Heroines From Abroad – poetry review

Heroines From Abroad by Christine Marendon translated from the German by Ken Cockburn

Scottish launch 13.7.18

Heroines From Abroad is Christine Marendon’s first collection, and published by Carcanet Press, it is half-and-half English/German, translated by Edinburgh based poet Ken Cockburn. Launched at Lighthouse, Edinburgh’s Radical Bookshop (formerly Word Power Books) in the capital’s Causewayside area, the pair were introduced by Annie Rutherford who leads the Women in Translation fiction reading group there. Alternating, Christine and Ken read the poems in both languages and an illuminating Q & A followed.

Marendon was raised in Bavaria and currently lives in Hamburg. She has a personal and individual approach: “I meditate and try to think of nothing. I don’t read other poets when I am writing. In this act of forgetting, you find things you usually do not find, hear something you otherwise won’t hear.” With a distinctively female voice, there is indeed a dreamy, Dali-esque quality, where apparently unconnected images circle around each other and leave the reader to make connections, to recognise something deep inside themselves. “I am only following my own logic”, Marendon intertwines her hands delicately, “not to hold, grasp it, but watch it and surround it with my words”.

Cockburn initially translated six of Marendon’s poems 13 years ago, saying it was the “wonderful coming together of images” which attracted him. “It was intriguing rather than frustrating that there were aspects which I didn’t get the gist of, that the poems created their own worlds with a kind of dream logic to them.” As if, on waking, there is a tumble of words related to half-remembered visions, or middle-of-the-night thoughts, all co-existing, some of which are too painful to bear scrutiny in the cold light of day, but these Marendon has committed to paper. “we snarl and dig our bared teeth into each / others’ flesh…torn skins hang / sideways to the floor,” (from Fifty Ways).

The poems make new associations, fresh meanings emerge from juxtapositions of words you previously thought you could rely on. Cockburn quotes from Rotunda and Breath, “Your warm handshake has you kneeling / to the saints of motorway slip-roads and service-stations..” and, “My dearest is a / missing feather, a snapped-off star”. (The latter referring to the automotive emblem of a Mercedes which a friend stole.)

Christine Marendon
Christine Marendon, poet.

There are many recurring natural images – water, air, wind and stone for example. In Bahamut, “I am the fish who, coming for air / kisses the water’s surface: / you see the disturbance, the circles it creates, but, me, the fish, / you don’t see.” Memory features strongly: “My memory is a darkroom / into which only blood-red light is admitted.” (from Negative). However when asked, Marendon stated, “I wrote these at different times of my life, they stand alone. But I am almost the same person so there might be connections.”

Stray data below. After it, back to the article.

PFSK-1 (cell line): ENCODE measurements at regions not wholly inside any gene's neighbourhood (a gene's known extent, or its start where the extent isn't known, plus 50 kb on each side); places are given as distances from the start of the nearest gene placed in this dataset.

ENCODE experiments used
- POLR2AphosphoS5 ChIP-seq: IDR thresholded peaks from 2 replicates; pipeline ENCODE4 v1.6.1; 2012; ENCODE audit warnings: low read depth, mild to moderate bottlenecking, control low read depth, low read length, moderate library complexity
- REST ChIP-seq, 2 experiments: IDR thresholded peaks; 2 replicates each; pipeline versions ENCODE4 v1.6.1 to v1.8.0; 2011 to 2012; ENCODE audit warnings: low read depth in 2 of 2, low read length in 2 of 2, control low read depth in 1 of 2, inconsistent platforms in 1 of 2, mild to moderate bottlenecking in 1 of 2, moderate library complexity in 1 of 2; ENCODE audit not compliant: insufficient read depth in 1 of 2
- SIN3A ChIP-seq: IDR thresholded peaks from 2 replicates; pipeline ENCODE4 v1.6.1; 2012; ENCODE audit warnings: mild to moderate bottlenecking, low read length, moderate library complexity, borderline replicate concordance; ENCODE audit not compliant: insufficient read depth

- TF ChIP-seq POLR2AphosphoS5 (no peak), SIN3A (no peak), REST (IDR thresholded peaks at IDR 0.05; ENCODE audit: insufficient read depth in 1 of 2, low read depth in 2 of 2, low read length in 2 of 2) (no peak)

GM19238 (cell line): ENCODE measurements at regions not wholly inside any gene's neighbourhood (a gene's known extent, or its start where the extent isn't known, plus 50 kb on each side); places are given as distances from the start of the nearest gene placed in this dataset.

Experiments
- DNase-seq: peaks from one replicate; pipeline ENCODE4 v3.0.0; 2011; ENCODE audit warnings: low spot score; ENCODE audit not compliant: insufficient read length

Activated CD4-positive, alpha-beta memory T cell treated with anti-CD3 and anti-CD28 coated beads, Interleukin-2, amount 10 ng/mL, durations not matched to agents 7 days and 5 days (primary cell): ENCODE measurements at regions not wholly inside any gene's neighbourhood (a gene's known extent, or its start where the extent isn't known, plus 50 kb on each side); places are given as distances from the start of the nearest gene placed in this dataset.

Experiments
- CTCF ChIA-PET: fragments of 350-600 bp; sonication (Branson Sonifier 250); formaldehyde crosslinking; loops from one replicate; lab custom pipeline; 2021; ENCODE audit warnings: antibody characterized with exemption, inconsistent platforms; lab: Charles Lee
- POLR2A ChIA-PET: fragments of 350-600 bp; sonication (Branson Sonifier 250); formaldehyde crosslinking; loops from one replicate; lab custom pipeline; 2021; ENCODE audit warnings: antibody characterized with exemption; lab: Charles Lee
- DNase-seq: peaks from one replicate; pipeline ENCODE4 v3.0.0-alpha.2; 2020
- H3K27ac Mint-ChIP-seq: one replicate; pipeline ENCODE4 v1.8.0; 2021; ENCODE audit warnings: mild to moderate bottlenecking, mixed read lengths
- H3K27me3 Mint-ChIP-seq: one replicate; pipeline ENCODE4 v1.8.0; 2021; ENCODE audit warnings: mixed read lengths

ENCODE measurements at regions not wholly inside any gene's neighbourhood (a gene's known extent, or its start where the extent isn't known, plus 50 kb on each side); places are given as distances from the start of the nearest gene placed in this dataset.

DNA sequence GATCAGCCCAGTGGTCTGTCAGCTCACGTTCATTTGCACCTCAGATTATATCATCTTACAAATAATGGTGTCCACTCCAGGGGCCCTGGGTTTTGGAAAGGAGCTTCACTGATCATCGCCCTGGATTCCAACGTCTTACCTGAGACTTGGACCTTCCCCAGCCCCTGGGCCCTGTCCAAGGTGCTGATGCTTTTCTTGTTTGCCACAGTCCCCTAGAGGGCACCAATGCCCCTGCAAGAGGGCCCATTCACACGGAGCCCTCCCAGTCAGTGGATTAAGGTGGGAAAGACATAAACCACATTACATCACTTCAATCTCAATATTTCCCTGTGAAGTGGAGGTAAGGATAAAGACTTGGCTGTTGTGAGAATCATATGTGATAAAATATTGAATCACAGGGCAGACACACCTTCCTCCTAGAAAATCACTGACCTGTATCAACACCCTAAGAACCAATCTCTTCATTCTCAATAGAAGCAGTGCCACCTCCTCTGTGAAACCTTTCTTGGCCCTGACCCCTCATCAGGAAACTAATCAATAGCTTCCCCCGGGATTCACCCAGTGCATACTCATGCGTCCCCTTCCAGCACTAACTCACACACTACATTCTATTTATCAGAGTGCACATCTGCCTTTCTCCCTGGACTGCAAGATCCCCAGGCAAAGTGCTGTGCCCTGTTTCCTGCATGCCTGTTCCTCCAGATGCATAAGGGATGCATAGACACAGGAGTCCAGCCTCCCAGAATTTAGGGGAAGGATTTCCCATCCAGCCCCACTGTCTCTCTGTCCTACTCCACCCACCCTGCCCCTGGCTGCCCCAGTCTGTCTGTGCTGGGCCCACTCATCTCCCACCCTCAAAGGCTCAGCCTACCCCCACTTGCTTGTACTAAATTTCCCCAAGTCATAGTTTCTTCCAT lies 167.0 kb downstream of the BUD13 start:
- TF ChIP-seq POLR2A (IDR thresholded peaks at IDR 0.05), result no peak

The book title Heroines From Abroad is a phrase from Rotunda referring to her family matriachs. She explains, “Men are responsible for most translocations and women have to solve the problems and hold the family together when they get there.”

On the page the poems often have the appearance of prose with short, succinct phrases of 2 or 3 words. “The day, / forgotten. There at the edge. Where the darkness / lives.” The first few silent readings in your own head do not reveal a recognisable tempo, but hearing them aloud made more metrical sense. Cockburn stated, “there was a rhythm I was trying to recreate in English.”

Letting her ‘found’ voice be concretised was brave, and ultimately successful. This is an intrinsically creative first poetry collection, and I am guessing that you will find that wisps of fascinating thoughts will be ribboning through your mind long after reading it.

The Guardian’s Poem of the Week

Christine Marendon, No Man’s Land

New Books in German

Info about Christine Marendon in German

They say that the readership for poetry is really low, especially in translation. Do you think that’s right? Leave me a comment and we’ll do our own poll!

Leave No Trace – film review

Debra Granik / USA  / 2018 / 109 mins

At the Edinburgh Filmhouse  from Fri 13 Jul 2018

Leave No Trace opens amongst lush green ferns and sparkling spiders webs. 13 year old Tom and her father Will (played assuredly by Thomasin McKenzie and Ben Foster respectively) hum contentedly while foraging and collecting firewood. Their life outdoors and outside society is gently established, as is their peaceful co-operation and mutually respectful relationship. One night Will wakes in a state – we are unsure if there is a real helicopter or if it is in his nightmares – and she soothes him with a charming conversation about her long absent mother’s favourite colour. In this easy introduction we learn all we need to about their situation, so that the ensuing development makes complete sense.

The film is based on the novel ‘My Abandonment’ (author Peter Rock, 2009), and is not about the system letting people down, indeed the supporting characters are full of kindness and understanding, albeit within limits which are as equally extreme as living the forest life. Leave No Trace clearly establishes our collective standards – group living, state scrutiny, lack of independent decision-making and measurement of sanity through online questionnaires. In reality there is a double desertion: our impotent battle hero forsakes a normal life, and the so-called civilised world cannot embrace him on his required terms.